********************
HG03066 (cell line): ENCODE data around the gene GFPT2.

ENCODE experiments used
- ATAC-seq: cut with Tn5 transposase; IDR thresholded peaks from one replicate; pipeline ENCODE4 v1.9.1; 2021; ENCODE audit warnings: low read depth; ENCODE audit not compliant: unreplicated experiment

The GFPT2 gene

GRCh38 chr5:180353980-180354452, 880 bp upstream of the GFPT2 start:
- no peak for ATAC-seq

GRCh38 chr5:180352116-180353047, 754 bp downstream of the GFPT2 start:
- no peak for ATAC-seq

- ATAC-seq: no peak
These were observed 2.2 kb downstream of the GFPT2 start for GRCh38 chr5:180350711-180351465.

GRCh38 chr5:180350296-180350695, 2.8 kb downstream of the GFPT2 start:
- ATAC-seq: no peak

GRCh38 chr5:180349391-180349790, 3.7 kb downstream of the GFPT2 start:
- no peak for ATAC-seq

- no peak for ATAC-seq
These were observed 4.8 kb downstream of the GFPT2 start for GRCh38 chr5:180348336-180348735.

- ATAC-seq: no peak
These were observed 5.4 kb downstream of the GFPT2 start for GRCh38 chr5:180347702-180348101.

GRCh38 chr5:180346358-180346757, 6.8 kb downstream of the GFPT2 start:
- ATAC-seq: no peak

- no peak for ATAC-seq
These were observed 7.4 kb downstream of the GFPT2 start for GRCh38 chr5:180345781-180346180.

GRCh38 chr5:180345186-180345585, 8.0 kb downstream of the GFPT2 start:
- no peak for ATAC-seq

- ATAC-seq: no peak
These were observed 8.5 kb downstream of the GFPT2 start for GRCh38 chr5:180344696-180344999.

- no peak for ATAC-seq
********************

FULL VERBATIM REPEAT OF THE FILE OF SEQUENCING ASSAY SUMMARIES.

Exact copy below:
HG03066 (cell line): ENCODE data around the gene GFPT2.

ENCODE experiments used
- ATAC-seq: cut with Tn5 transposase; IDR thresholded peaks from one replicate; pipeline ENCODE4 v1.9.1; 2021; ENCODE audit warnings: low read depth; ENCODE audit not compliant: unreplicated experiment

The GFPT2 gene

GRCh38 chr5:180353980-180354452, 880 bp upstream of the GFPT2 start:
- no peak for ATAC-seq

GRCh38 chr5:180352116-180353047, 754 bp downstream of the GFPT2 start:
- no peak for ATAC-seq

- ATAC-seq: no peak
These were observed 2.2 kb downstream of the GFPT2 start for GRCh38 chr5:180350711-180351465.

GRCh38 chr5:180350296-180350695, 2.8 kb downstream of the GFPT2 start:
- ATAC-seq: no peak

GRCh38 chr5:180349391-180349790, 3.7 kb downstream of the GFPT2 start:
- no peak for ATAC-seq

- no peak for ATAC-seq
These were observed 4.8 kb downstream of the GFPT2 start for GRCh38 chr5:180348336-180348735.

- ATAC-seq: no peak
These were observed 5.4 kb downstream of the GFPT2 start for GRCh38 chr5:180347702-180348101.

GRCh38 chr5:180346358-180346757, 6.8 kb downstream of the GFPT2 start:
- ATAC-seq: no peak

- no peak for ATAC-seq
These were observed 7.4 kb downstream of the GFPT2 start for GRCh38 chr5:180345781-180346180.

GRCh38 chr5:180345186-180345585, 8.0 kb downstream of the GFPT2 start:
- no peak for ATAC-seq

- ATAC-seq: no peak
These were observed 8.5 kb downstream of the GFPT2 start for GRCh38 chr5:180344696-180344999.

- no peak for ATAC-seq